After a long spell away from Pèlerin last winter, Lou and I were glad to return to her this spring to get ready for our planned season in Nova Scotia.
I wasn’t too rusty, having just got off two weeks of commissioning and working up the beautiful new Boréal 47 Astro in Tréguier, France, with proud owner Joao Guerra. And, if I needed a reminder of what was in store in terms of temperature where we planned to go, the windy and cold conditions off Tréguier soon put that right, reminding me to fling some extra warm gear into my flight bag at the last minute.
The Miles Take Their Toll
Everything was done in something of a rush up to the launch, as we needed to test all of the systems before we departed, Pèlerin having had a modest refit through the winter. She has covered a lot of miles since leaving the UK in 2009, and the time had come to sort out a few items that needed attention, not least the engine and the Webasto blown-air heater, the latter being a feature that we were sure we’d be needing.
We finally set off, seemingly in good shape, only to find that a lot of small items that had been working last season had now decided to down tools, and one system after another joined in the strike. So I spent most of my days patching and fixing as we went along, which was not what I’d had in mind at all, but appreciate is the cruiser’s lot.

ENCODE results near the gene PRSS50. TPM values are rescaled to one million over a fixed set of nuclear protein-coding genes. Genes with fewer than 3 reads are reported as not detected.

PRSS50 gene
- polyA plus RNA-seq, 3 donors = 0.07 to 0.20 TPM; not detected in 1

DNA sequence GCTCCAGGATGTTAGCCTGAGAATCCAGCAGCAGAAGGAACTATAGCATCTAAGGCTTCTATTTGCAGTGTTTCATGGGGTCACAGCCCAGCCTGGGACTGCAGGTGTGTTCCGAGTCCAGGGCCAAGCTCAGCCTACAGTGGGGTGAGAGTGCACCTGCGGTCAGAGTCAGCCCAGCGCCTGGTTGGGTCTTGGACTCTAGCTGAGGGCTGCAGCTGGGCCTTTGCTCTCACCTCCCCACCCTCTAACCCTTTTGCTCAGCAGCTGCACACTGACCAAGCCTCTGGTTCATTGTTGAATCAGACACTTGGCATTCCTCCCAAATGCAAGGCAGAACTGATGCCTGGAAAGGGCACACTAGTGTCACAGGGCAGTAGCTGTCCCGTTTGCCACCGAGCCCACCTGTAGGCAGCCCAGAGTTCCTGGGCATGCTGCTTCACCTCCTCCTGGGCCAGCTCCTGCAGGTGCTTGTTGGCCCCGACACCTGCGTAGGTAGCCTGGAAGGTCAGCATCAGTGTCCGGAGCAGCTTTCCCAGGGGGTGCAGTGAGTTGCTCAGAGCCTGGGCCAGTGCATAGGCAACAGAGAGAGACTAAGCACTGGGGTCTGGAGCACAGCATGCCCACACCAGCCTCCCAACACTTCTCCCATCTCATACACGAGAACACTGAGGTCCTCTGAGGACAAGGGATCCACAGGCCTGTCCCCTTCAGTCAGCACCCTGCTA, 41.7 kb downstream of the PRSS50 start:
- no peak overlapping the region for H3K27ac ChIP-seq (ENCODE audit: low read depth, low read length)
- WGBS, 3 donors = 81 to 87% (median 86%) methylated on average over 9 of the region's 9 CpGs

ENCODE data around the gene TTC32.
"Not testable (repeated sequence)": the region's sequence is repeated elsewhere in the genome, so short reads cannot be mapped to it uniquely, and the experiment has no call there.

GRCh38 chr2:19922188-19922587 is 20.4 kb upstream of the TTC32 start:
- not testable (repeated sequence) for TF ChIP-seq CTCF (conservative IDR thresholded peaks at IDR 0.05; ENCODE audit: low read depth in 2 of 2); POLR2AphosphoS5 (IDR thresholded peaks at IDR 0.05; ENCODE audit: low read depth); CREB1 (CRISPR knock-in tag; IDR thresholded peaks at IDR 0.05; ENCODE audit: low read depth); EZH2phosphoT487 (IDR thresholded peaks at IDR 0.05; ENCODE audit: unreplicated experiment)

Old age and overuse catches up with everything eventually, it’s what happens after many years at sea, and just has to be dealt with. So through a combination of rummaging through the spares kit, bodging up repairs and scarring knuckles, we kept going, albeit slowly.
But the Law of Sod had one last ace up its sleeve for us, which became apparent when the raw water pump began to weep salt water from the shaft seal. I knew from previous experience that this disease would soon be terminal, so I delved into one of our many spares lockers for the complete new pump that we carry for just such an eventuality.
Well, I say ‘complete’, but once I pulled it from its box it was clear that there was a crucial part missing, the gear wheel that drives the pump, which meant that we’d have to remove the old pump and pull the gear wheel off the shaft—and one look told me that my puller wouldn’t fit.